|PR Political Rights||11 40|
|CL Civil Liberties||22 60|
Worsening breakdowns of the Haitian electoral system in recent years have led to a series of expired mandates and constitutional impasses, leaving citizens without proper political representation. Rampant corruption and violence by armed criminal groups undermine basic services and contribute to physical insecurity for the population. The judiciary and law enforcement agencies lack the resources, independence, and integrity to uphold due process and the rule of law. Antigovernment protests often result in excessive use of force by police.
- The first half of the year was dominated by protests and political disputes over the expiration of President Jovenel Moïse’s term, his plans to hold a referendum on constitutional reforms, and the continued postponement of overdue elections.
- In July, Moïse was assassinated by a group of heavily armed men who entered his residence, and the resulting succession crisis was exacerbated by the lack of a sitting Parliament, as the terms of most lawmakers had expired in 2020.
- Ariel Henry, who took office as acting prime minster and acting president with support from foreign diplomats, again postponed elections in September. Amid ongoing doubts about the legitimacy of his government, Henry was accused of obstructing the criminal investigation into Moïse’s assassination, which remained stalled at year’s end.
|Was the current head of government or other chief national authority elected through free and fair elections?||1.001 4.004|
In Haiti’s semipresidential system, the president is directly elected for a five-year term. The prime minister is appointed by the president and confirmed by Parliament.
Jovenel Moïse of the Haitian Tet Kale Party (PHTK), the handpicked successor of then president Michel Martelly, won the 2015 presidential election, but the results were nullified due to extensive fraud. Moïse went on to win a repeat election in 2016, taking 55.6 percent of the vote. He was inaugurated in February 2017 after an electoral tribunal verified the outcome, citing irregularities but no evidence of widespread fraud. Some members of the political opposition and civil society groups claimed that fraud in the vote tally, inconsistent voter registration lists, and a low voter turnout of 21 percent undermined the new president’s mandate.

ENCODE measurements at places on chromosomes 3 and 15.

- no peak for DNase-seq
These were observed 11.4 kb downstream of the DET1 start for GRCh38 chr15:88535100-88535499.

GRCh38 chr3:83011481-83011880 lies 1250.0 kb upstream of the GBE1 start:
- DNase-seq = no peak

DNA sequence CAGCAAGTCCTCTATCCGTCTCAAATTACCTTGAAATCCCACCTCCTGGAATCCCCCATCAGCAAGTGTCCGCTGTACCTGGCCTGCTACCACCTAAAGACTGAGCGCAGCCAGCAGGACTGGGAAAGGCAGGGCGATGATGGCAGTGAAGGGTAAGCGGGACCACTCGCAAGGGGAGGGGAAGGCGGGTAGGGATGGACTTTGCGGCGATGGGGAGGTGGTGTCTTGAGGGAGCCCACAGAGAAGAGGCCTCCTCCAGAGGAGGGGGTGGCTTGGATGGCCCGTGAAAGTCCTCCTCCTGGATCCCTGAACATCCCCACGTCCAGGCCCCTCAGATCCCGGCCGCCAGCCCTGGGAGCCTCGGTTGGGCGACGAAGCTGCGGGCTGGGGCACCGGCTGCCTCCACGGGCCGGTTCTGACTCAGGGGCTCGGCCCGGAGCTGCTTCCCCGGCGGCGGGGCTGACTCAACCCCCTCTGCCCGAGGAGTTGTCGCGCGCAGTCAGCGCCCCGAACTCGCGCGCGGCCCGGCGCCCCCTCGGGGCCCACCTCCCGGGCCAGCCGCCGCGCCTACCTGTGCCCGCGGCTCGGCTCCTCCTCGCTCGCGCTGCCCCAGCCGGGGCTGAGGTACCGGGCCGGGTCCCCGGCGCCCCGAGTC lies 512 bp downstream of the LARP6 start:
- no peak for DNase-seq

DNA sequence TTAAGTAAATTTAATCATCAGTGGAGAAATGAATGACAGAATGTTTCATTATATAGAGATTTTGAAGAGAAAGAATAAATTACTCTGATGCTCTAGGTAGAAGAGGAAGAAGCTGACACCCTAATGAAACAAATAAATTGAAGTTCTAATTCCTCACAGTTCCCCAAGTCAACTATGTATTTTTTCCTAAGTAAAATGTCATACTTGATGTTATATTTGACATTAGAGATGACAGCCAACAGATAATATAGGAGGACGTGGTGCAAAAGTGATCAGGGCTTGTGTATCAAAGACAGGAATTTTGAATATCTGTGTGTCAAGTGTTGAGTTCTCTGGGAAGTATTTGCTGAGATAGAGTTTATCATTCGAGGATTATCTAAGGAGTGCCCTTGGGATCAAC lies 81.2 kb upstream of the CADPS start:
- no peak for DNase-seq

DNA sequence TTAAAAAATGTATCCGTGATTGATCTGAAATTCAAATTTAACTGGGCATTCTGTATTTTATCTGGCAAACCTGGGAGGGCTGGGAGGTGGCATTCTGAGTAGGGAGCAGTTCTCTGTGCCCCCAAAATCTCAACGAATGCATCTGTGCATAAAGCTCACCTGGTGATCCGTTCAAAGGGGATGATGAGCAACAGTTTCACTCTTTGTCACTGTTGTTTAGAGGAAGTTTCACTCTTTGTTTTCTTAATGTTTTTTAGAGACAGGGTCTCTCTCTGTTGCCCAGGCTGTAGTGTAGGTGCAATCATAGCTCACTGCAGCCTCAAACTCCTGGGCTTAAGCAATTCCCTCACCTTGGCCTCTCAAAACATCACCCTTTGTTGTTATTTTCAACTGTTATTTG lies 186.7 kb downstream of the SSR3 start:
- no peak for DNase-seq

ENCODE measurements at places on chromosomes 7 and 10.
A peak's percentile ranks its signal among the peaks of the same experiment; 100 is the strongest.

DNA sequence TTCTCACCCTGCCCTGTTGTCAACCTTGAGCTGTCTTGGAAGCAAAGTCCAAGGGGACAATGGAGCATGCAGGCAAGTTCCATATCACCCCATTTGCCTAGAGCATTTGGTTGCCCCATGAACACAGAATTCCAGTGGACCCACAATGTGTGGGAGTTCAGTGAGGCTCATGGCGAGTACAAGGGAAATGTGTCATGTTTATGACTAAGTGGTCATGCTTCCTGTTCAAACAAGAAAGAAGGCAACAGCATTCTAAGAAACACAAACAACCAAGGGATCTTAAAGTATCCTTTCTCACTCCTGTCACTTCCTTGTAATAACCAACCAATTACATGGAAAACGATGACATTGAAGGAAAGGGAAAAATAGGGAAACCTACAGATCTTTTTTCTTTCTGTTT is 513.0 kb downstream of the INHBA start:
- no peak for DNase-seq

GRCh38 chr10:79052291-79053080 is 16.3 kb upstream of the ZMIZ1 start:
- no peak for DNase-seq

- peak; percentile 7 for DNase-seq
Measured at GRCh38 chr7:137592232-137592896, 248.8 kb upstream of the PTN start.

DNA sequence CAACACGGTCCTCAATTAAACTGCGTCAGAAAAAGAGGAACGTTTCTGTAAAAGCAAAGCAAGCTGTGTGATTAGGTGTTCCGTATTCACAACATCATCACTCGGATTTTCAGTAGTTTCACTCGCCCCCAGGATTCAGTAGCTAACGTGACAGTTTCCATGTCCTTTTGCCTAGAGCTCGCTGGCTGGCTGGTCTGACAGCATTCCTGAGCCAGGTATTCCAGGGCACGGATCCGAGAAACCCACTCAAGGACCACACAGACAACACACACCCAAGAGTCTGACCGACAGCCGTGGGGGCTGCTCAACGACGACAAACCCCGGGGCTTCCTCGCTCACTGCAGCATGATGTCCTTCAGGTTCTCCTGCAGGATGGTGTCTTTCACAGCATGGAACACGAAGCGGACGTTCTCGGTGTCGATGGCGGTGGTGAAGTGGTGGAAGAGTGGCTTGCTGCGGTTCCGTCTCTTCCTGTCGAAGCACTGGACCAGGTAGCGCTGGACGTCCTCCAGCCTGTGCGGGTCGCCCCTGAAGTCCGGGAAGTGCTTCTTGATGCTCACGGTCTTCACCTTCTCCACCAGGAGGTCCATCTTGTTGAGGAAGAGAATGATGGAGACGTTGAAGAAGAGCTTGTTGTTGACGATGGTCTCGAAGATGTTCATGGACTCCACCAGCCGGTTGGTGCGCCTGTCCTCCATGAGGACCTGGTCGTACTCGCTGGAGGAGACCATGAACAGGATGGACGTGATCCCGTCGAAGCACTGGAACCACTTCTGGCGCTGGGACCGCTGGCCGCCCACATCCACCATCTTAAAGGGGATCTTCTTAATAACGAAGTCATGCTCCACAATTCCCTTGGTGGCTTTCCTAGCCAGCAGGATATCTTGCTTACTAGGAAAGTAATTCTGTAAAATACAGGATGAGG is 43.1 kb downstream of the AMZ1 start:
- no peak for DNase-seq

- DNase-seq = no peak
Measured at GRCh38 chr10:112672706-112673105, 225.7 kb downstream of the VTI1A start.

The events surrounding the repeat election later resulted in a political and legal dispute over whether Moïse’s term expired in February 2021, five years after the end of Martelly’s term, or February 2022, five years after Moïse was inaugurated.
President Moïse frequently replaced the prime minister during his tenure, but after the terms of most lawmakers expired in early 2020, his appointees were unable to obtain parliamentary approval in keeping with the constitution. In April 2021, Moïse accepted the resignation of Prime Minister Joseph Jouthe and appointed Claude Joseph, the minister of foreign affairs and worship, to replace him. Joseph then submitted his resignation in early July, and Moïse, through a decree published in the official state newspaper Le Moniteur, appointed Ariel Henry as the new prime minister. Henry had not yet been installed when, days later, Moïse was assassinated at his residence.
The assassination set off a dispute among the local political, civic, and economic actors as to who should head the executive branch, but key diplomatic representatives in the country—known as the Core Group—called on Henry to lead a new government, and Joseph stepped down. In September, Henry dismissed the Provisional Electoral Council (CEP) and indefinitely postponed general elections, which were already overdue. He remained in place as acting prime minister and acting president at year’s end.
Score Change: The score declined from 2 to 1 due to the assassination of President Moïse and the indefinite postponement of elections to replace him.
|Were the current national legislative representatives elected through free and fair elections?||0.000 4.004|
The directly elected, bicameral Parliament is composed of a Senate, with 30 members who serve six-year terms, and a Chamber of Deputies, with 119 members who serve four-year terms. The 2015 legislative elections were plagued by disorder, fraud, and violence. Despite concerns about the elections’ credibility, 92 lawmakers took office in early 2016. Elections for a portion of the Senate and the runoff elections for the remaining seats in the Chamber of Deputies were held in 2016 along with the repeat presidential election, and the contests were marred by low voter turnout and fraud. The PHTK emerged as the largest single party in both chambers, followed by Vérité (Truth), though most of the seats were divided among a large number of smaller parties.
Elections for the Chamber of Deputies, two-thirds of the Senate, and local mayoralties were canceled in October 2019. As a result, Parliament was dissolved in January 2020. Ten senators still had mandates, however, and after Moïse’s assassination in July 2021, they supported Senate president Joseph Lambert’s short-lived bid to serve as acting president. Following the dismissal of the CEP in September, fresh elections had yet to be scheduled at year’s end.